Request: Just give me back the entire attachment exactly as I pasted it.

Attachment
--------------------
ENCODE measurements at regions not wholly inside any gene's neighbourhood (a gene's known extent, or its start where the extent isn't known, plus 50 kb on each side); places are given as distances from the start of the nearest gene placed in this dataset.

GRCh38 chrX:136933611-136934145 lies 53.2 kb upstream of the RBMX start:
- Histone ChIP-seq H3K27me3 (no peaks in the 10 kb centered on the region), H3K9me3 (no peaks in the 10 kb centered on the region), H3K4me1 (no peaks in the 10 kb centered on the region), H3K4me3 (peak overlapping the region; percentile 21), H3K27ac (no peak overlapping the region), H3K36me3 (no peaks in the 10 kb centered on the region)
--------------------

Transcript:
ENCODE measurements at regions not wholly inside any gene's neighbourhood (a gene's known extent, or its start where the extent isn't known, plus 50 kb on each side); places are given as distances from the start of the nearest gene placed in this dataset.

GRCh38 chrX:136933611-136934145 lies 53.2 kb upstream of the RBMX start:
- Histone ChIP-seq H3K27me3 (no peaks in the 10 kb centered on the region), H3K9me3 (no peaks in the 10 kb centered on the region), H3K4me1 (no peaks in the 10 kb centered on the region), H3K4me3 (peak overlapping the region; percentile 21), H3K27ac (no peak overlapping the region), H3K36me3 (no peaks in the 10 kb centered on the region)